Winter 2015 Contents

Drake 2015 winter Issue

    Features

  • On the Mend
    The Kootenai River is hidden away in the boondocks of northwest Montana. But look closer at the trout and the scenery and Dave Blackburn’s lodge, and it doesn’t seem so far.
    By Myers Reece
  • Derailed
    Canadian Prime Minister Justin Trudeau banned oil-tanker traffic on B.C.’s north coast, lessening the threat of oil pipelines running along steelhead rivers. But plenty of other threats remain.
    By Leslie Anthony, Steven Hawley, and Tom Bie
  • Minnesota Musky
    There’s no toothy critters like ’Sota toothy critters. Our photographers in the field bring back a report to help you survive the winter.
    By Lee Church and Corey Kruitbosch
  • Pancora Holiday
    Catching a Patagonian brown or rainbow is like catching one in Montana or Colorado. Only it’s those two states circa 1915, not 2015. You’ll also lose a week of January or February, while gaining a week of Southern Hemisphere sunshine—a trade we’ll take.
    By Tom Bie

    Departments

  • Page Six Chix
    Wintertime hat-trick: Musky, steelhead, and a Mongolian taimen.
  • Put-in
    Arctic weather options for sourcing a level of quiet calm under falling snow.
  • Rises
    Bushkill weekends, community connectedness, and a Deschutes River reply.
  • Scuddlebutt
    Waiting on El Niño, Clyde tours the Front Strange, an OP steelheader’s best friend, playing Hooké, pro bassin’ on the fly, school spirit, baked trout, and a scientific study on how to cheat death.
  • Tailwater Weekend
    Getting down in the Gunnison Gorge.
    By Gus Jarvis
  • Tippets
    Addicted to shore albies, North Umpqua redemption, a few flyfishers we know, reflections from the backseat, a Northwest bar brawl, from Steamboat to Striperville, and the real life of a hoarder with a fishing hobby.
  • Redspread
    Venice Reds: A homecoming in southern Louisiana.
    By Colles Stowell
  • Passport
    Unguided epiphanies in the Bahamas.
    By Jason Houston
  • Bugs
    A tailwater shrimp cocktail.
    By Geoff Mueller
  • City Limits
    Hobo hatches and Grand Junction heroics.
    By Justin Edge
  • Rodholders
    Engraving rods with Bill Oyster.
    By Zach Matthews
  • Backcountry
    Into the North for busted ankles, brotherly bonds, and backwoods pike.
    By Dave Karczynski
  • Permit Page
    Wading for the one that didn’t get away.
    By Luke Williams
Waiting on El Niño

Will this finally be the winter that brings water to the West?

THE DONNER PARTY MEMORIAL in Truckee, Calif., stands 22 feet tall, indicating the depth of the snow during the fateful winter of 1846-47. The snowstorms began in early November, trapping the Donners and other families near a frozen lake, deep in the high Sierra Nevada, until rescuers were able to reach them in March. Of course, we all know the rest of that story…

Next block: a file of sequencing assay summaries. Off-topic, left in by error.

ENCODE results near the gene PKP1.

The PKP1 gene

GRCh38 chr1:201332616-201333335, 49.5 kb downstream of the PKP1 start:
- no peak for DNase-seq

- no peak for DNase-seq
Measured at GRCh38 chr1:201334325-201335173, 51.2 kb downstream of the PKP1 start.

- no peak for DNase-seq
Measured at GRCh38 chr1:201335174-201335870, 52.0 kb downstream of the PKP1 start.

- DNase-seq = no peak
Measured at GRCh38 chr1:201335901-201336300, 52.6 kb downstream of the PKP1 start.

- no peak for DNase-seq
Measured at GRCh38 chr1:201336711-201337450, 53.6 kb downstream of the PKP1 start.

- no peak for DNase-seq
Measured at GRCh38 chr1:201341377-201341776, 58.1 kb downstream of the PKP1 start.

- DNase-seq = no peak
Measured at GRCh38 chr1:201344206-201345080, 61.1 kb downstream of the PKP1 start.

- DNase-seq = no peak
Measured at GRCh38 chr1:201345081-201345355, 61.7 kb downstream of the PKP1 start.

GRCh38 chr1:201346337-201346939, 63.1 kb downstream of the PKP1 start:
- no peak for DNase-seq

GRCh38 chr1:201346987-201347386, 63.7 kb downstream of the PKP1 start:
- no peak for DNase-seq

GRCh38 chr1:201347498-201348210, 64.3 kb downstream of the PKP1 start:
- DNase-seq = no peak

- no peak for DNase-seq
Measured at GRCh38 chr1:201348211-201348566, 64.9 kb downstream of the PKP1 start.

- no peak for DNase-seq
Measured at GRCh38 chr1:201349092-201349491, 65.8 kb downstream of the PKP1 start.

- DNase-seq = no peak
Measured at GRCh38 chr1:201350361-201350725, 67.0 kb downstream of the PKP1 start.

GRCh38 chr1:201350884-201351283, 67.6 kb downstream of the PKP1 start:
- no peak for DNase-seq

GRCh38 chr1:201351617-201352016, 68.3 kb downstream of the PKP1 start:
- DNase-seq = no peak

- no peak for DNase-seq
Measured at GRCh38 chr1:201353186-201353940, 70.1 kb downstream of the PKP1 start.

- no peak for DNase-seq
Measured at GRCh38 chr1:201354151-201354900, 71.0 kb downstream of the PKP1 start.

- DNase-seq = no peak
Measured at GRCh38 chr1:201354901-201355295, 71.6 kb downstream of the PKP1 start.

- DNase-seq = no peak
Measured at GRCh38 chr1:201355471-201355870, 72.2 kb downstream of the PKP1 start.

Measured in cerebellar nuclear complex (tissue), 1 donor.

Shore Albies

Miss them already

THE ROCKS ON THIS JETTY were all once uniform and composed. They say that, long ago, you could drive a car on them, all the way out to the tower, where the greasy cormorants preen their feathers. This is no longer possible. The Long Island Express hit it with 100 mile-an-hour winds and 15-foot swells just a few years after it was built. Then came Hazel, Donna, Esther, Agnes, Gloria, Isabel, Irene, and Sandy—all the nasty girls. The rocks are now jumbled and misshapen. Some have fallen into the water, unattached to the jetty at all. Others wobble in the waves like loose teeth. This is the fate of all ocean jetties.

Move or Die

Scientific studies show that inactivity will kill you.

LAST JANUARY, researchers from the University Health Network in Toronto, Canada, published the results of its study on the effects of long-term inactivity. In a word, the scientists who conducted the study found that sitting around all day can kill you.

A few flyfishers I know

I HATE FLYFISHING FILMS. I watch them religiously, but I hate them. Every time a new one comes out, I pay to go see it, I'll even pay to rent Fly Fishing Film Tour films from years past, on Amazon at home. I pay to torture myself repeatedly, and each time I'm left thinking the same thing: "Who the fuck are these people?"

Sometimes it's OK to lose

I'M NOT MUCH A HORSEPOWER GUY—I don't lust after motorcycles or muscle cars—but I am a sucker for a skiff on plane. Back from the ramp, turn toward the fish, and lean into the throttle. Wind in the face never gets old.

Just yesterday, I ran several miles up a narrow tidal channel here in the Northwest, my skiff holding the edges like a ski at speed. I weaved between debris, chased a seal from his log, saw an elk turn and bolt into the alders. Even on plane, the air smelled of mushrooms and moss.

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